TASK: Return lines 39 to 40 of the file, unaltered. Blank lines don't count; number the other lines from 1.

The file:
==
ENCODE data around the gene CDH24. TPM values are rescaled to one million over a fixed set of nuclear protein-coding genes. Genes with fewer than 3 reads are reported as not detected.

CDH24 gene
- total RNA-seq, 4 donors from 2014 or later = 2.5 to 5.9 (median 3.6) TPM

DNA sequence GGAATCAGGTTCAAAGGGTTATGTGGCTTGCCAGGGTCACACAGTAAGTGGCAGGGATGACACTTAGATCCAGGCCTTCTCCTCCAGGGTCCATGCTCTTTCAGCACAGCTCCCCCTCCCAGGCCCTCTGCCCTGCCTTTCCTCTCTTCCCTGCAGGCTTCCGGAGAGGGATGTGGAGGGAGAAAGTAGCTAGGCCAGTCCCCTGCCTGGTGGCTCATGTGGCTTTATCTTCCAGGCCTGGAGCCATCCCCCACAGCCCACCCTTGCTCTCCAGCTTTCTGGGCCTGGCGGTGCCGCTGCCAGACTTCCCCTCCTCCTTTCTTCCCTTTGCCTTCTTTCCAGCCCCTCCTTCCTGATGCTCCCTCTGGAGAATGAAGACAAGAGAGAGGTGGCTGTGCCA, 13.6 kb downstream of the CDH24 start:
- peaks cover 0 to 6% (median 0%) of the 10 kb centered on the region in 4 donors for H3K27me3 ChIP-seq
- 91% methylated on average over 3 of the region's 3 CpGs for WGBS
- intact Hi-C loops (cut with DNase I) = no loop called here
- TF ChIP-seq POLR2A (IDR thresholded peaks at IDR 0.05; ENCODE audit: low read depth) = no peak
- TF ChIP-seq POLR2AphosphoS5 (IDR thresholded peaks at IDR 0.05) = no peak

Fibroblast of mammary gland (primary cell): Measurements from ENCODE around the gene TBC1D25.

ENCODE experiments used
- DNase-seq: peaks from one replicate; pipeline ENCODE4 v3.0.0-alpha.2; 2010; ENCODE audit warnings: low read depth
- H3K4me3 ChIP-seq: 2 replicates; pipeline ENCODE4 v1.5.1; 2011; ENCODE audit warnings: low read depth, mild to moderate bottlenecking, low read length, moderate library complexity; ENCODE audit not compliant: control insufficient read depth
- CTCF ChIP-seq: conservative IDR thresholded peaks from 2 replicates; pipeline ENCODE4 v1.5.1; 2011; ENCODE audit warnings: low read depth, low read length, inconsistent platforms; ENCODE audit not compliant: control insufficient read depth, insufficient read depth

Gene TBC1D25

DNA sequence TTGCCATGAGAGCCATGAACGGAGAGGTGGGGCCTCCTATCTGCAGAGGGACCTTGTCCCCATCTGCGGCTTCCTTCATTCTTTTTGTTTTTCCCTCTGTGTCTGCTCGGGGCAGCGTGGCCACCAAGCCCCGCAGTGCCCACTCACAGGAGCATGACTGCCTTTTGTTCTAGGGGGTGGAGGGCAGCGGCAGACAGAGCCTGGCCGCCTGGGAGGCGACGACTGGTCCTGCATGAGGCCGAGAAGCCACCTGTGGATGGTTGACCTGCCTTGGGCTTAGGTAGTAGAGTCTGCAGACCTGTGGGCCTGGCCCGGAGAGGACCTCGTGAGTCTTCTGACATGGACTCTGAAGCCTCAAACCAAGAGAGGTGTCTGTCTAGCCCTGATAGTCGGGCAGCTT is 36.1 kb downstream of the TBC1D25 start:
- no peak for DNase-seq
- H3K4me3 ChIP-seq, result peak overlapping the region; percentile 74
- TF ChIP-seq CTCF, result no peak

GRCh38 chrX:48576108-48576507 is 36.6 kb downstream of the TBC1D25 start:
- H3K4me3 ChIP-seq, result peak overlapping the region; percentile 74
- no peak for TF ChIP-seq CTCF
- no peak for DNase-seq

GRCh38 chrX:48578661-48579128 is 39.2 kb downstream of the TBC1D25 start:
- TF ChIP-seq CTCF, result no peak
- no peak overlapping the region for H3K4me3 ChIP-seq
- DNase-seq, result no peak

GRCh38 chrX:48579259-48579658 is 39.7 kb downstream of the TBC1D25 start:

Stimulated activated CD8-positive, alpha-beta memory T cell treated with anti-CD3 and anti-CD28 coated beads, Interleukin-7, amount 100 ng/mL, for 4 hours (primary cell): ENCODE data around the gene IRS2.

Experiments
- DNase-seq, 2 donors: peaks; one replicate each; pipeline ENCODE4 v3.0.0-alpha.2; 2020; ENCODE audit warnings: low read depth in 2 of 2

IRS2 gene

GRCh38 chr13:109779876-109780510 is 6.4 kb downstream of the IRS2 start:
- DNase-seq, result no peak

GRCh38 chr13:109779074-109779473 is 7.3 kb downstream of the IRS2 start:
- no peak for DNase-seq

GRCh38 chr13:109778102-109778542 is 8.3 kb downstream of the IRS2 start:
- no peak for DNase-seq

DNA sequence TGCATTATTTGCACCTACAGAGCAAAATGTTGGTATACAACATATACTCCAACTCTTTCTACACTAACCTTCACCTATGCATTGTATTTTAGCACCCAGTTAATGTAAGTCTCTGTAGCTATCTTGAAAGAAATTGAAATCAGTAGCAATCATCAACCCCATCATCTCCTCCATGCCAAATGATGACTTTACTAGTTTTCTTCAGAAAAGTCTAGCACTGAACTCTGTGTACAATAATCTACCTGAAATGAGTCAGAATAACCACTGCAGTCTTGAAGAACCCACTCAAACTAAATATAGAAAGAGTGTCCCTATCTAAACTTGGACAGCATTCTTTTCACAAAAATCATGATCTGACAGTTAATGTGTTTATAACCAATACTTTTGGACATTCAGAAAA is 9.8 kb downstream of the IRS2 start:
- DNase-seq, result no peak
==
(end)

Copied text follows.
DNA sequence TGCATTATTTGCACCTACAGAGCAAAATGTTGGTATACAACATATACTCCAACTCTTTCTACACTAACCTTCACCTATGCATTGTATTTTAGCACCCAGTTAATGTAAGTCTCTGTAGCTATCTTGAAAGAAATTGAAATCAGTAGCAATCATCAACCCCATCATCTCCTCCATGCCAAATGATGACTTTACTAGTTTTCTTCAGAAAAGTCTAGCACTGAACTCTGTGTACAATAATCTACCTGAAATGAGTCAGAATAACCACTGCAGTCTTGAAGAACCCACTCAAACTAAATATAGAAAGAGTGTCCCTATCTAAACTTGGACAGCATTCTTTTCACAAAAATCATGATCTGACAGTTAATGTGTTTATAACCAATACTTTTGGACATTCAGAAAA is 9.8 kb downstream of the IRS2 start:
- DNase-seq, result no peak